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What Is The Scariest Documentary On Netflix?

By Kristy Puchko | Film | June 10, 2016 | Comments ()

By Kristy Puchko | Film | June 10, 2016 |


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There are plenty of solidly spooky horror movies that can be found on Netflix. But one of the the streaming service’s most terrifying titles is a documentary about a child-snatching bogeyman. And we’re not talking about Slenderman.

Before there was The Jinx or Making A Murderer, there was Cropsey, a 2009 doc which digs into an amorphous but persistent urban legend that has horrifyingly real roots. Named for the “maniac” prevalent in a plethora of New England scary stories, Cropsey explores a series of child abductions that occurred in Staten Island in the 1980s. Documentarians Barbara Brancaccio and Joshua Zeman grew up in the area, believing Cropsey to be a hook-handed madman who lurked in the wild woods of the Island, hiding in the ruins of abandoned hospitals and the subterranean access tunnels below. But truth proves stranger and more disturbing than fiction as the persistent pair investigate Andre Rand, the man believed to have kidnapped and killed at least five children.

Be warned: this is not a film for the faint of heart.

Early on, Brancaccio and Zeman reveal the horrifying history of the Willowbrook Woods, which once held an asylum for mentally handicapped children. Before being shut down for gross neglect of its patients, it was the subject of a Geraldo Rivera expose that shined a literal spotlight on “a dark corner where we throw children that aren’t pretty to look at.” The footage of kids naked, wailing, and covered in filth is so nightmarish that it seems pulled from American Horror Story. To a stricken 1972 TV audience, Rivera described the facility thusly: “It smelled of filth, it smelled of disease, it smelled of death.”

Eventually this hellscape that called itself a care facility was closed, but that left some former patients and employees lost. It’s said some returned to the shuttered facility, curling up in its hidden hallways for warmth and shelter. Little wonder the Willowbrook Woods became a stomping ground for adolescents eager to scare each other and test their mettle. But when Jennifer Schweiger, a 12-year-old girl with Down Syndrome, went missing in 1987, the Cropsey stories led search parties to those same forests, where they found Rand, a drifter who “looked like he was a killer.” Despite no physical evidence that connected him to Schweiger’s recovered corpse, this perp walk photo convicted Rand in the court of public opinion.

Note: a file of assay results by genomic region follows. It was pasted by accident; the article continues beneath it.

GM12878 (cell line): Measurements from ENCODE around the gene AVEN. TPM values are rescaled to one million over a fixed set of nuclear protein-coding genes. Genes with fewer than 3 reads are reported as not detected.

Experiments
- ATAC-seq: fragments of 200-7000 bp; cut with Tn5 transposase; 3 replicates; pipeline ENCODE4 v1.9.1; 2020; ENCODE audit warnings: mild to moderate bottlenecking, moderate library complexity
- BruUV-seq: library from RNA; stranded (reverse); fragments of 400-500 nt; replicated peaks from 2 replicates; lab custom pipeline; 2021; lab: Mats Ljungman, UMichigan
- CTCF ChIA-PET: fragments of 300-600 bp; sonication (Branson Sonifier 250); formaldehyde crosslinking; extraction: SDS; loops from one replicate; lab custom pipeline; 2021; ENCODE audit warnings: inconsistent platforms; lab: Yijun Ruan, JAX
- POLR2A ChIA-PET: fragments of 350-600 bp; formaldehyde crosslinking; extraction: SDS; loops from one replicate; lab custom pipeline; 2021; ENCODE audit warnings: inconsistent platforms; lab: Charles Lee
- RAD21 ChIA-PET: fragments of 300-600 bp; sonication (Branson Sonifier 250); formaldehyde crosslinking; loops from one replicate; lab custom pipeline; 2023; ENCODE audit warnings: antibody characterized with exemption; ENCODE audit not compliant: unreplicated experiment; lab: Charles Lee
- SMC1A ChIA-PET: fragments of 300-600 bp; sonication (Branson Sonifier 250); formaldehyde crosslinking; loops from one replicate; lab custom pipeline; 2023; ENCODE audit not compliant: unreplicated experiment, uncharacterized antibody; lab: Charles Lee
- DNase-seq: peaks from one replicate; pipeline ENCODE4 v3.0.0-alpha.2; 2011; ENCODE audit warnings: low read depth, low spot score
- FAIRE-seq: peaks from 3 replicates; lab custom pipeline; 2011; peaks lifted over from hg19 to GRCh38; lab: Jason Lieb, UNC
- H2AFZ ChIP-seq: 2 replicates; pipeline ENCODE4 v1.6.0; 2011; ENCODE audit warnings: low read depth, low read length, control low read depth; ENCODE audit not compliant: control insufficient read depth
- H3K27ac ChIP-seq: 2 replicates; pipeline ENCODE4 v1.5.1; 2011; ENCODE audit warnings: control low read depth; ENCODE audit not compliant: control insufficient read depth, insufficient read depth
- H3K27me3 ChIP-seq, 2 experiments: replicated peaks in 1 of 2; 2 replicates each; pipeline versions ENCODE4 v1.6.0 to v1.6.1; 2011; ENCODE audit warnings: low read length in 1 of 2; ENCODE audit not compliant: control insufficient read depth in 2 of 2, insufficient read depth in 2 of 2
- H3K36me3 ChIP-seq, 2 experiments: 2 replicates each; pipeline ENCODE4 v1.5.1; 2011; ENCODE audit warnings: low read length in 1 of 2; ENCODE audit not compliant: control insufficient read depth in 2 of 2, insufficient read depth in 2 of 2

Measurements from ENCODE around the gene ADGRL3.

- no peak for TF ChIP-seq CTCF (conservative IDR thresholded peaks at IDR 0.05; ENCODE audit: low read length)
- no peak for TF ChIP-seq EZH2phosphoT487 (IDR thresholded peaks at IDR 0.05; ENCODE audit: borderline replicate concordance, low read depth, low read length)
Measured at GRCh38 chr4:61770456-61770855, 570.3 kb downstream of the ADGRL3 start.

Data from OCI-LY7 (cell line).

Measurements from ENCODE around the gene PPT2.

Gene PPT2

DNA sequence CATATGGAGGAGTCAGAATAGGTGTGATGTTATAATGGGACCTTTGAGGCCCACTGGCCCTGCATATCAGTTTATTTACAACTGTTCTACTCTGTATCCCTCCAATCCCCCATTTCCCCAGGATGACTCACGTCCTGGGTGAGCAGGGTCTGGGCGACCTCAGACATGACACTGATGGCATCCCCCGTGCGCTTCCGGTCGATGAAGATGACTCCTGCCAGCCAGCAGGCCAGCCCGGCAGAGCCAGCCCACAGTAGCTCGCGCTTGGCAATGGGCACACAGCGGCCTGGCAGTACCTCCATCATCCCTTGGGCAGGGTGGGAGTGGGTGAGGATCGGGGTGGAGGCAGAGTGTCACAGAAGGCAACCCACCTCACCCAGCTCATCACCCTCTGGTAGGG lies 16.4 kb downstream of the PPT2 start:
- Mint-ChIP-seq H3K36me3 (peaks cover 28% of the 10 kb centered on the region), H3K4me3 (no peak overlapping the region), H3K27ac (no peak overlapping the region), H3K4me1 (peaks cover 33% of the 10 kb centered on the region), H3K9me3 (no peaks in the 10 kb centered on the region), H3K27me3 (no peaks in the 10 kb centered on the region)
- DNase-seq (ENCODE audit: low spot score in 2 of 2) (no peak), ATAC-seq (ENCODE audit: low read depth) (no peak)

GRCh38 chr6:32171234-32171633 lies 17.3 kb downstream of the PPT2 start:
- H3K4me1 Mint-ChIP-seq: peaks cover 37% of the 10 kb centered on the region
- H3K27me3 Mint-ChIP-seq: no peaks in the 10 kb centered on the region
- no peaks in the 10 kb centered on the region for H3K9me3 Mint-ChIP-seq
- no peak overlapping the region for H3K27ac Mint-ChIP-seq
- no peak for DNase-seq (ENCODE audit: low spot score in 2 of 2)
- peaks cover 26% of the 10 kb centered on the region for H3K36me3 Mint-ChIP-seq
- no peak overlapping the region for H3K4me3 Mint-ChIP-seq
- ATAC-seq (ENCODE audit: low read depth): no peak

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From the reveal of this image, Cropsey spins into a far more challenging and complex investigation. Was Rand a cold-blooded killer or a convenient scapegoat? Brancaccio and Zeman interview the survivors of his possible victims, the cops who worked the case, the volunteers who decades later still search for the lost children’s remains, and anyone who admits to actually knowing Rand before he was locked up. Much like with Serial, the documentarians’ wavering opinions are part of the narrative, building not only suspense but also unease. Without jump scares or creature effects, these filmmakers have made a terrifying tale by focusing on the great horrors people commit upon each other. “Maybe the reality that a person could kill a child is too much for us to bear,” Zeman suggests, “So instead we create our own monsters.” This chilling realization will linger as the documentary refuses any easy answers.

A father of one of these lost children admits with a heartbreaking huff, “You never get closure. That’s a bullshit word.” And so Cropsey denies us closure. Instead, Brancaccio and Zeman expose audiences to a wealth of information that poses the question: who is Andre Rand? Is he the ringleader of a band of homicidal homeless? A lackey for a Satanic cult in need of child victims for human sacrifice? A kidnapping killer who dedicatedly slaughtered “imperfect children?” Or a traumatized outsider who made the perfect scapegoat?

“Was Andre Rand convicted on fact or fiction?” Zeman wonders in the voiceover as he and Brancaccio exit the Willowbrook Woods. “The power of the urban legend is that it doesn’t claim to be the truth, but rather it says the truth is a range of possibilities, and it’s the audience that must decide. So pick one.”

One last warning: each viewing of Cropsey might change your answer. But every viewing will leave you with chills.

You can watch Cropsey here.


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